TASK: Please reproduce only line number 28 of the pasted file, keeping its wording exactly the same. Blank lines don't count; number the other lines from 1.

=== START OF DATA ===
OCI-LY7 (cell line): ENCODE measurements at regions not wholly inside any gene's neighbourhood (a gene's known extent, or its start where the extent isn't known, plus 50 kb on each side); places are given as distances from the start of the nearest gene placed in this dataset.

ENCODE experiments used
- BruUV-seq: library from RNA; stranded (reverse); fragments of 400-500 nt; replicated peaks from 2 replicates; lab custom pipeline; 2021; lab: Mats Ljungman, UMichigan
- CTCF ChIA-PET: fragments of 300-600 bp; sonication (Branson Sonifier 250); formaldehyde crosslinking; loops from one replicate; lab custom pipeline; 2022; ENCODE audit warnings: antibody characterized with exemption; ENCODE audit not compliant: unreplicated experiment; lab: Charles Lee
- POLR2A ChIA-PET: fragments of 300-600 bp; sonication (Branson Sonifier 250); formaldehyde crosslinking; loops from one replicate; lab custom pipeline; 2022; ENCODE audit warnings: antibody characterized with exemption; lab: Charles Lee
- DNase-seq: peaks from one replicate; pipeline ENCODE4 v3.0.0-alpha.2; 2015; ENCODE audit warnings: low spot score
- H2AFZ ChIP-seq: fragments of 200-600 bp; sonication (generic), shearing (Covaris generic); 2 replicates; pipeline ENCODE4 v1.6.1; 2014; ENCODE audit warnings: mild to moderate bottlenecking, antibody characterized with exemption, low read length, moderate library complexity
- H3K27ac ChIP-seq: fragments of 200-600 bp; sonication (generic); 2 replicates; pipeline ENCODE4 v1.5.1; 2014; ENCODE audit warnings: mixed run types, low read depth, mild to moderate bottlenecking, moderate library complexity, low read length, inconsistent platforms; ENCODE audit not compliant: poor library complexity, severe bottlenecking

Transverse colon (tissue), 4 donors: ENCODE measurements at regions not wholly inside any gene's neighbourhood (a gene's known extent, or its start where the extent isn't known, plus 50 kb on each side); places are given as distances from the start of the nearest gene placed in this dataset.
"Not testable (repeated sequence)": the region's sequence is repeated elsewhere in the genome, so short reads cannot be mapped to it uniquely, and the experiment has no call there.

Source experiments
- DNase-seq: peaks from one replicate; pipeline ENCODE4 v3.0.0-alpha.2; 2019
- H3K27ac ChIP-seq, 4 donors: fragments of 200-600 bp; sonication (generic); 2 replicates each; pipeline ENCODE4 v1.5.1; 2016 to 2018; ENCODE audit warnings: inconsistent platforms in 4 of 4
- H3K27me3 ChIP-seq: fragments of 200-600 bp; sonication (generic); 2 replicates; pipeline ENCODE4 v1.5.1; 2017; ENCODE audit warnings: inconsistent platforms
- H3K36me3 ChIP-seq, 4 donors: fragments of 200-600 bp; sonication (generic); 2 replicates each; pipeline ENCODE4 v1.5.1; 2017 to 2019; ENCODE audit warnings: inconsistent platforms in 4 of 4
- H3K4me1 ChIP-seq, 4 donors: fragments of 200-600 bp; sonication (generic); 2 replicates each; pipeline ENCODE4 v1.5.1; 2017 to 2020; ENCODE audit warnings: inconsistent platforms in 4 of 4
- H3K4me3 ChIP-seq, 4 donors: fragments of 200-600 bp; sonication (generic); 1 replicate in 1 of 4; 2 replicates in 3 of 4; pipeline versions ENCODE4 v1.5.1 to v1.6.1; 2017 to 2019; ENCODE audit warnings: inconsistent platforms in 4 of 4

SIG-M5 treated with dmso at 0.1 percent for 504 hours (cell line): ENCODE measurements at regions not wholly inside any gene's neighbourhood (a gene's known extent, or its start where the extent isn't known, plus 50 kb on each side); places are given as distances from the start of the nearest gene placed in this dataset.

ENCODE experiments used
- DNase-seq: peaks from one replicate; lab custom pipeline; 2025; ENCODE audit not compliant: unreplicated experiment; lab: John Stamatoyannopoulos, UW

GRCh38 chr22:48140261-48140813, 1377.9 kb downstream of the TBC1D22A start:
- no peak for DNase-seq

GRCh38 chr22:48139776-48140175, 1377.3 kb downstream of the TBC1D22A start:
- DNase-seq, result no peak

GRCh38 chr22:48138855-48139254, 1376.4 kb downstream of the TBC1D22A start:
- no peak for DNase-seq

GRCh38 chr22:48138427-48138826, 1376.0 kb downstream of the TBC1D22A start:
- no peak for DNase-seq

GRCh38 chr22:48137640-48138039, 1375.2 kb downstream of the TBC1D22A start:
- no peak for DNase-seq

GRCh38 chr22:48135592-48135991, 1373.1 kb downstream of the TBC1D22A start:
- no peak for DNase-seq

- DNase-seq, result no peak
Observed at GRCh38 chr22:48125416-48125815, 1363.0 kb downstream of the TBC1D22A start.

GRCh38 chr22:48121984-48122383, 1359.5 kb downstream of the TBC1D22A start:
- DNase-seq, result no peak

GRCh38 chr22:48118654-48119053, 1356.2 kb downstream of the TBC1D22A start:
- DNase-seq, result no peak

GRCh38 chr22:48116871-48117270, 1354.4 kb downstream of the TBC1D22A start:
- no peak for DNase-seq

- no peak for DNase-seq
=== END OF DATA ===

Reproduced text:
- no peak for DNase-seq